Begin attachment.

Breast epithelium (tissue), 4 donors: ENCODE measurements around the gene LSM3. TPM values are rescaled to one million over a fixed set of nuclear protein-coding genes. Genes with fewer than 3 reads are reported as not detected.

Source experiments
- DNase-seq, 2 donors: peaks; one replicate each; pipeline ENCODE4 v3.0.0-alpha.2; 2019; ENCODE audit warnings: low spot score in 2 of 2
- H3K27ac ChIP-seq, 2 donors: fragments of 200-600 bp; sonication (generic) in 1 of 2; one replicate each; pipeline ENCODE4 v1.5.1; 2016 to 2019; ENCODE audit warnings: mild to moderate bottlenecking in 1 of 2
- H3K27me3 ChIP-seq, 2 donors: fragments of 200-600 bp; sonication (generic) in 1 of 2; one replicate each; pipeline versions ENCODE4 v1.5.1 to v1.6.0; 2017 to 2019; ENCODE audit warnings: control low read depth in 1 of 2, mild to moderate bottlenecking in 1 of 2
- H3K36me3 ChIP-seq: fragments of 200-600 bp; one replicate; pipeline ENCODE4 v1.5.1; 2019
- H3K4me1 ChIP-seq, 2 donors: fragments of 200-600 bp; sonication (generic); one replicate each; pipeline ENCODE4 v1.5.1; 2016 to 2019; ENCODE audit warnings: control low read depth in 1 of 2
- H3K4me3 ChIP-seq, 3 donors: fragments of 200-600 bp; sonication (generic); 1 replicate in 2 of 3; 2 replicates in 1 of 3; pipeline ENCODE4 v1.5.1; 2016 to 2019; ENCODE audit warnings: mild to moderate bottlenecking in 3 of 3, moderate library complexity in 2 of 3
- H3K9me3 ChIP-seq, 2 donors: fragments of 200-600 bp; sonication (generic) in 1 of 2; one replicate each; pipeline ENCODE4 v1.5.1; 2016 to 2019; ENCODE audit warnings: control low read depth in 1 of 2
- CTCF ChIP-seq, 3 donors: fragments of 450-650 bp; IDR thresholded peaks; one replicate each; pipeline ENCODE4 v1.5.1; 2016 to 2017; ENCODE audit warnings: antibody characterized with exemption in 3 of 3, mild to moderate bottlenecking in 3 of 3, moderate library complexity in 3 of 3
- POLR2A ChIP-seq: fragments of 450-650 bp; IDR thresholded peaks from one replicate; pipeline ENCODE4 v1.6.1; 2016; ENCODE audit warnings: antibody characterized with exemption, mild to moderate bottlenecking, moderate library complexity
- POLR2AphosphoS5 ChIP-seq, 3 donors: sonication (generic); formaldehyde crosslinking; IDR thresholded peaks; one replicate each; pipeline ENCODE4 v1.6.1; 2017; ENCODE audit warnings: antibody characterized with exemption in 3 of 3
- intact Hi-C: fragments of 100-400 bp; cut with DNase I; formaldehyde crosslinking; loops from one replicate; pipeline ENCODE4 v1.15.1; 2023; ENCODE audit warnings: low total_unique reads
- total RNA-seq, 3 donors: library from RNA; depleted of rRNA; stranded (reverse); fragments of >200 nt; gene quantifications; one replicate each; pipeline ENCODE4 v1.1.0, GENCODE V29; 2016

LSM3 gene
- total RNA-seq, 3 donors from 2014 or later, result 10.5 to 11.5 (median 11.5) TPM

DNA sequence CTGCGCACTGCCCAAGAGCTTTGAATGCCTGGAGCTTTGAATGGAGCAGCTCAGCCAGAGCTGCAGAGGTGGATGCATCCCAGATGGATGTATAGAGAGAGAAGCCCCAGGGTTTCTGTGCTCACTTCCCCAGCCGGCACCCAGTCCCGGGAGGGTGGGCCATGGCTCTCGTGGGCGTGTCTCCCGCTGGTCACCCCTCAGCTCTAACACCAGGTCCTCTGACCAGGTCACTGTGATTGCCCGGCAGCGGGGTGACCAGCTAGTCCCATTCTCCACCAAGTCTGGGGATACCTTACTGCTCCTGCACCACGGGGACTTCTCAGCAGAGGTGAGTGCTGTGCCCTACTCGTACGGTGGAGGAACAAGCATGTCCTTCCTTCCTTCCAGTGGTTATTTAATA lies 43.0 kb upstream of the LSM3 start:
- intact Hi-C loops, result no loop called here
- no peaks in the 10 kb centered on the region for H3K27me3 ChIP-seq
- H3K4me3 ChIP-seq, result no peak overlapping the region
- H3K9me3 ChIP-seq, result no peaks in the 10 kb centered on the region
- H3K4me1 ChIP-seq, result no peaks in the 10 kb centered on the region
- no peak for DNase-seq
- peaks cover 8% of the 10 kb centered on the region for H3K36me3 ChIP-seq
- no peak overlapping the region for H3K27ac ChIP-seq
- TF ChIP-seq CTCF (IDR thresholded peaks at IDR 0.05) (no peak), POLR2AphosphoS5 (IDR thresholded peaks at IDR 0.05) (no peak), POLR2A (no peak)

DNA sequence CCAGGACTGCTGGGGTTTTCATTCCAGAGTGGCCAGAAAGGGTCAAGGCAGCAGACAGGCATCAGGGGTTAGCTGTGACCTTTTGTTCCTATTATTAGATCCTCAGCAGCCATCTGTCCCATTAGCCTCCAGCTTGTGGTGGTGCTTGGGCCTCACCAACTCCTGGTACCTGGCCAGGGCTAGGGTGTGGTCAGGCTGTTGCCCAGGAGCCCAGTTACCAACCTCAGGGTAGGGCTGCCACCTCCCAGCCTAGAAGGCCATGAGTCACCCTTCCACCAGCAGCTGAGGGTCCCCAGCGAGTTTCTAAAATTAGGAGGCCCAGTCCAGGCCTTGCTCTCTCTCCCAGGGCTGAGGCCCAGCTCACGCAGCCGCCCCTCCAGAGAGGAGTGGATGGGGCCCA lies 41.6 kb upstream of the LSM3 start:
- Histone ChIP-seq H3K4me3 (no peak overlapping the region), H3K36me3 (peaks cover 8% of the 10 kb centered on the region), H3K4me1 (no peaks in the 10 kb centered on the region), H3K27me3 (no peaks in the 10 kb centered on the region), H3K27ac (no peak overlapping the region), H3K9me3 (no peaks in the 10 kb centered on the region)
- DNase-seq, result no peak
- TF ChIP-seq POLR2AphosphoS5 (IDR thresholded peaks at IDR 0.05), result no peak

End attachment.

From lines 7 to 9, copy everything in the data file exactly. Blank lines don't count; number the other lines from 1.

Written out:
- H3K4me1 ChIP-seq, 2 donors: fragments of 200-600 bp; sonication (generic); one replicate each; pipeline ENCODE4 v1.5.1; 2016 to 2019; ENCODE audit warnings: control low read depth in 1 of 2
- H3K4me3 ChIP-seq, 3 donors: fragments of 200-600 bp; sonication (generic); 1 replicate in 2 of 3; 2 replicates in 1 of 3; pipeline ENCODE4 v1.5.1; 2016 to 2019; ENCODE audit warnings: mild to moderate bottlenecking in 3 of 3, moderate library complexity in 2 of 3
- H3K9me3 ChIP-seq, 2 donors: fragments of 200-600 bp; sonication (generic) in 1 of 2; one replicate each; pipeline ENCODE4 v1.5.1; 2016 to 2019; ENCODE audit warnings: control low read depth in 1 of 2